Recent research furthermore suggests that pastures can fix appreciable amounts of carbon (particularly underground) and this fixing seems to cumulative. Pastures are used for animal production. The amounts of C fixed under pastures are comparable to fixing of C by forests.  Other studies compared the amount of C fixed under pastures with the GHG emitted (CO2, CH4, NO2 ) and concluded that animal production on pastures is still a carbon sink, when carbon sink and GHG emission are compared. The balance depends on many factors such as stocking rates on pasture, precipitation, mode of pasture management etc. If pasture is included in carbon trading, then a detailed monitoring system needs to be set up.

10 Carbon trade and animal production (Wolfgang Bayer) Emission certification for supporting agricultural/rural development

Topic owner

Wolfgang Bayer, Marlis Kees

List of participants

Wolfgang Bayer, Marlis Kees, Anja Mertineit, Diether Grünenfelder, Noel Oettle, Uli Alf, Martin Fischler, Annet Witteveen, Irene Hoffmann, Jörg Dürre, Levhe Sörensen, Evelyn Mathias, Georg Dürr, Christine Chemnitz, Frank Hartmann

Report from the Group

Wolfgang introduced the background to his question. Animal production has great importance within the rural societies (on average 40% of Gross Agricultural Product), yet in the recent studies on climate change, both intensive and extensive forms of animal production have been found to greatly contributing to greenhouse-gas (GHG) emissions.

A closer look at the models revealed that - as with all systems modelling - conclusions depend on "systems' boundaries". A study by German Food watch, for example, did not include GHG emissions during growing and producing the feedstuffs needed for intensive livestock production.

Recent research furthermore suggests that pastures can fix appreciable amounts of carbon (particularly underground) and this fixing seems to cumulative. Pastures are used for animal production. The amounts of C fixed under pastures are comparable to fixing of C by forests.  Other studies compared the amount of C fixed under pastures with the GHG emitted (CO2, CH4, NO2 ) and concluded that animal production on pastures is still a carbon sink, when carbon sink and GHG emission are compared. The balance depends on many factors such as stocking rates on pasture, precipitation, mode of pasture management etc. If pasture is included in carbon trading, then a detailed monitoring system needs to be set up.

11 Should we enhance the trade of Emission Certificates for supporting initiatives in rural development or agriculture?

Topic owner

Marlis Kees

List of participants

Wolfgang Bayer, Marlis Kees, Anja Mertineit, Diether Grünenfelder, Noel Oettle, Uli Alf, Martin Fischler, Annet Witteveen, Irene Hoffmann, Jörg Dürre, Levhe Sörensen, Evelyn Mathias, Georg Dürr, Christine Chemnitz, Frank Hartmann

Report from the group

A case as example to explain the carbon trading:

An improved stove safes approximately 1 to of CO2 per year compared to the traditional 3 stone fire. Since the majority of households e.g. in Africa still use the 3 stone fire technology there is an enormous potential of reducing CO2 emissions through changing to improved stoves.  If for example in a country like Uganda, 100.000 households would change to an improved stove, approx 100.000 to of CO2 could be sold on the carbon market.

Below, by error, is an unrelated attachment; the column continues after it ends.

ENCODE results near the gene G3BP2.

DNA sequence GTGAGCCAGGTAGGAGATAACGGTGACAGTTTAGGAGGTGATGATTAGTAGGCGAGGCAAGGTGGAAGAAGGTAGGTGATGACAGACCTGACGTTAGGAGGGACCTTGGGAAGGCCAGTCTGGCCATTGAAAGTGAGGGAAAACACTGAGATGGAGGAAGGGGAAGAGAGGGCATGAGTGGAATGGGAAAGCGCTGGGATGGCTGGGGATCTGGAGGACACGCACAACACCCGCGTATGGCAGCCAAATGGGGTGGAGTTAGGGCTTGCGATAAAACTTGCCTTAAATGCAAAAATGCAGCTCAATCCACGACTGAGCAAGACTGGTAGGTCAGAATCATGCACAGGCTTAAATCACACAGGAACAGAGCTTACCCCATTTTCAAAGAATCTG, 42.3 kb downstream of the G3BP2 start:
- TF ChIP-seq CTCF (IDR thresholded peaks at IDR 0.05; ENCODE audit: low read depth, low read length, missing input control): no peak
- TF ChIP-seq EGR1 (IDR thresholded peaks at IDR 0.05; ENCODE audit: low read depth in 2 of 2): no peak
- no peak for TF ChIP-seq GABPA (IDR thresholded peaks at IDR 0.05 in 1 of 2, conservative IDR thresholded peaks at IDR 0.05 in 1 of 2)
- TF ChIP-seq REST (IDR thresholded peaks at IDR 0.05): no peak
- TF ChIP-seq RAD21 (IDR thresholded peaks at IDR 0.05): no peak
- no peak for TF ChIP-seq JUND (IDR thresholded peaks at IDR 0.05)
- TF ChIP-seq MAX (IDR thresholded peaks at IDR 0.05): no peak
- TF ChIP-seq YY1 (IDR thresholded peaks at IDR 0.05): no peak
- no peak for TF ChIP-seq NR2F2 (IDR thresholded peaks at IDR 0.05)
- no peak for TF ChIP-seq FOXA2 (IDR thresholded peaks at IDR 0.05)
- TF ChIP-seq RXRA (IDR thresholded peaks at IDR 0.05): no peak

A tonne of CO2 is currently traded between 5 and 30€. The carbon trading mechanism is as follows: if a company wants to buy CO2 Certificates they have to pay the negotiated price per ton for 7 years.

For example: if Lufthansa wants to buy 100.000 to of CO2 and they pay 5 € per ton they have to pay 7x100.000x5€ = 3.5 Mio €. The seller - e.g. the stove project in Uganda - has to guarantee that 100.000 stoves are used correctly for 7 years, and that the reduced emissions are not sold to anyone else.

Before starting this deal, a complex and complicated process of project development (baseline survey, validation of estimated certificates, agreement on monitoring concept, etc) is necessary. This costs a lot of money (approx 60.000€ for project development) and it takes up to 1 year.

 

12 Farming Systems, Deterioration of Natural Resources and Climate change

Topic owner

Franz Rauch, Hans Meier

List of participants

Hans Meier, Sandra Blesin, Dorieke Goodijk, Doris Schmied, Matthias Görgen

Report from the group

Discussion and recommendations:

The group started with information amongst the participants on their experiences related to farming systems and climate change.

Posters on a sustainable agricultural extension project have been presented as case study from Southern Highland of Tanzania by Franz Rauch.

The situation was characterised by the fact that traditional practices like slash and burning and shifting cultivation were not reliable and possible anymore in many regions. Fallow periods could not be respected anymore in highly populated areas. Pressure on land for food and cash crops are steadying increasing. In addition to that, climate change such as floods, high intensives rainfalls, dry spells, etc. are impacting on traditional land use systems and consequently on food security and livelihood of rural population.

In order to cope with theses negatives conditions for agricultural production, the introduction of new adapted techniques and farming systems are urgently needed. Some element of those proposed techniques are listed below:

13 Enhancing NGO approaches so that they support farmer led approaches

Topic owner

Emmanuel Yap

List of participants

Mathias Mogge, Jorge Chavez-Tafur, Berthold Schrimpf, Annet Witteveen, Evelyn Mathias, Ann Waters-Bayer, Brigitte Kaufmann, Emmanuel Yap, Diether Grünenfeld